Exploration and investigation is a bit jumbled too. If you investigate everything – and we wanted to – then you’ll probably come out net-neutral. There are so many sanity checks on the player and debilitating effects, and they are barely balanced out by items that, by the end, you don’t really need. It feels unsatisfying to keep searching. But, of course, you kind of need to, as secondary objectives and main objectives could be hidden in the same drawers. If there was some strategy in what you searched or didn’t, then it would be fine, but it’s mostly arbitrary. Since sanity checks are completely random, you are also at the whims of RNG, which layers onto the unsatisfying searching to make you feel out of control of events.
Combat, too, is a missed boat. You’ve got loads of options, which is great, but combat devolves into the same pattern every time. Melee fighters stand next to each other and hit-hit-hit until someone dies, while ranged troops fire at the most dangerous unit from range. There’s no real synergy, no strategy other than trying to up your DPS and saving your bullets for the big-bads. We found the one overpowered character, stuck the best weapons on them, and sprinted to the end.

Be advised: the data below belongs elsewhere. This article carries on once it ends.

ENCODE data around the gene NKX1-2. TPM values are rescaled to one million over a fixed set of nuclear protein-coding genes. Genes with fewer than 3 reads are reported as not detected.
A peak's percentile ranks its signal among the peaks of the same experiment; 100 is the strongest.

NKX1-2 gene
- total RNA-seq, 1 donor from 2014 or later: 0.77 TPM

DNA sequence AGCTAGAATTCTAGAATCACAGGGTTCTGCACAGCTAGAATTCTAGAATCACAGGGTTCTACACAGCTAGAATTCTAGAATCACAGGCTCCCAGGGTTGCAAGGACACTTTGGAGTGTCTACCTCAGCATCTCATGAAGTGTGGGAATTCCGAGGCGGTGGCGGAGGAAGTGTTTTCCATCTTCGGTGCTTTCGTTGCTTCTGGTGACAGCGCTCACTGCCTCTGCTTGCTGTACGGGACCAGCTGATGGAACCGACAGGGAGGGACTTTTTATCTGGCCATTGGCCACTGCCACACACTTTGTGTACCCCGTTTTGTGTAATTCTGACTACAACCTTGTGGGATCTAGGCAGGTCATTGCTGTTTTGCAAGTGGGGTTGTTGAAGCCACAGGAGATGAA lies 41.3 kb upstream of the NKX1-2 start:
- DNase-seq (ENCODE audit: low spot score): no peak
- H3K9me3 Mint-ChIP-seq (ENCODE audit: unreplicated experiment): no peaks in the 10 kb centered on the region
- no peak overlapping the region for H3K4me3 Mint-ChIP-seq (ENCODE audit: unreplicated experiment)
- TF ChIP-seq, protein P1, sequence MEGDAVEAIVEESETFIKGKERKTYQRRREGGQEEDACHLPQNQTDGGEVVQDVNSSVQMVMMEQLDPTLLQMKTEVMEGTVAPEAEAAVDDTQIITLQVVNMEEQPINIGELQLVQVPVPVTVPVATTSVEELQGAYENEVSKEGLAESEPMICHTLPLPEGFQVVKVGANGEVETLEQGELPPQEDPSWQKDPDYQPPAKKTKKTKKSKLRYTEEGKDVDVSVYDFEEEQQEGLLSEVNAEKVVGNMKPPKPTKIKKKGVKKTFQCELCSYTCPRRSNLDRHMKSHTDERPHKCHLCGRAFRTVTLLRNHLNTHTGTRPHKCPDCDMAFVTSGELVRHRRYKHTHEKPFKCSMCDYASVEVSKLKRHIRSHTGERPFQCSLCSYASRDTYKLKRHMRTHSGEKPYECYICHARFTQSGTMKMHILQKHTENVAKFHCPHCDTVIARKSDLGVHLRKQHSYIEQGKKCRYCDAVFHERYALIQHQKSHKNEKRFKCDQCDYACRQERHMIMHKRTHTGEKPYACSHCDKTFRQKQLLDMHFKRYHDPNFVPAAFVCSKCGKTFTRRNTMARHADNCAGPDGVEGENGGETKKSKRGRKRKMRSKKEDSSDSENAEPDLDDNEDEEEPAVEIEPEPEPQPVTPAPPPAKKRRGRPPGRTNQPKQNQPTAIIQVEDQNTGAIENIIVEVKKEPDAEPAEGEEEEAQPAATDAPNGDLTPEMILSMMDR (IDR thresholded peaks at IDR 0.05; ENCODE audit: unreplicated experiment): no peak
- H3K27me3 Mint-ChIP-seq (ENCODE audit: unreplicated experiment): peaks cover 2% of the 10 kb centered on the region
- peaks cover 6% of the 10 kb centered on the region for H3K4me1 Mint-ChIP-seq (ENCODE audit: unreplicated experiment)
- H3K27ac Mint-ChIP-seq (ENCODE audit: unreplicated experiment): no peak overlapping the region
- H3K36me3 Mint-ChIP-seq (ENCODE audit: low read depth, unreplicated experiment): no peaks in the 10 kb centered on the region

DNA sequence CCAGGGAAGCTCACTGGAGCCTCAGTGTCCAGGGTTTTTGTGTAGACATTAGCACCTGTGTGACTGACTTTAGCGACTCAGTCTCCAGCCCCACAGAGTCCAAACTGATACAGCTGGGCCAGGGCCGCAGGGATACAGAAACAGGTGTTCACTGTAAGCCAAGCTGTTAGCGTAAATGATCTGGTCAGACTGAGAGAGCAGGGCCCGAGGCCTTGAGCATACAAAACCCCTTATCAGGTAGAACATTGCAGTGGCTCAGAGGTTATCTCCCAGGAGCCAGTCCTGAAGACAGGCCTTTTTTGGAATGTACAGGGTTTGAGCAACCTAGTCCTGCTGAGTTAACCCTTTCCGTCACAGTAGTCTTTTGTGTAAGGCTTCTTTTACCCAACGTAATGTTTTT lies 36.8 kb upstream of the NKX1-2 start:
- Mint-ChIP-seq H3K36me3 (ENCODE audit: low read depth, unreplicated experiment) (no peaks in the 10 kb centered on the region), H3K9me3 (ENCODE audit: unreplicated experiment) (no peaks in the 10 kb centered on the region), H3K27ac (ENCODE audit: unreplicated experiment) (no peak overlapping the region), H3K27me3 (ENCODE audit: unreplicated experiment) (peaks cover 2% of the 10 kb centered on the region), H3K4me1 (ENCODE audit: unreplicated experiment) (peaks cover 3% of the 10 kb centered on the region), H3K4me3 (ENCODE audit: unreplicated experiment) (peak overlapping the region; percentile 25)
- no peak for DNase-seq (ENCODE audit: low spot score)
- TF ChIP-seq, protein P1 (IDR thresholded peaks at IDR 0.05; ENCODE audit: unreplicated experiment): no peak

Storywise, it’s okay. It does something unusual by introducing a character who your team can’t see, but comments on the happenings with a mischievous glee. Otherwise, it’s an occult tale-as-old-as-time: some people in robes want to do ritual gubbins to bring a gluttonous behemoth to our world, and you have to stop them. What bemuses most is the character dialogue. Arkham Horror is traditionally the most glum and morbid of universes, but there’s punning and quips all over this. As purists, we’re kind of confused by the tone, but it might work for people who aren’t as invested. What doesn’t work is the need for every character to constantly refer to their profession, as a swap-out for personality. Just because you’re an actor, doesn’t mean you have to quote Shakespeare at everything, and journalists don’t remark that everything would ‘make a great story’ all the time.
Credit to Arkham Horror: Mother’s Embrace for capturing the streets of New Orleans, giving it a sense of place, but generally there’s a stiffness and lack of personality to the presentation. Voice actors are wooden, while character animations make everyone look like blocks of tofu. With the stilted dialogue, it hits the immersion a fair old whack, which you need for an oppressive Lovecraftian tale. Occasional bugs and graphical issues add to that pile, with some placeholder code still in the text, cutscenes starting and finishing late, and enemies being untargetable in combat when they’re a tendril’s distance from your face.
From an Arkham Horror fan’s perspective, Arkham Horror: Mother’s Embrace on Xbox feels like a blancmange model of the source material. It has none of the spiralling difficulty, gloom and impending doom. It’s easy, competent, and it’s clearly been made more palatable for a wider audience. We suspect that non-Arkham fans will see it as an extremely basic tactics game with lots of levers that you won’t need to pull, sewn onto an unsatisfying adventure game. Lovecraft loved to explore the edges of horror and the human psyche: Arkham Horror: Mother’s Embrace is more interested in exploring the middle of the road.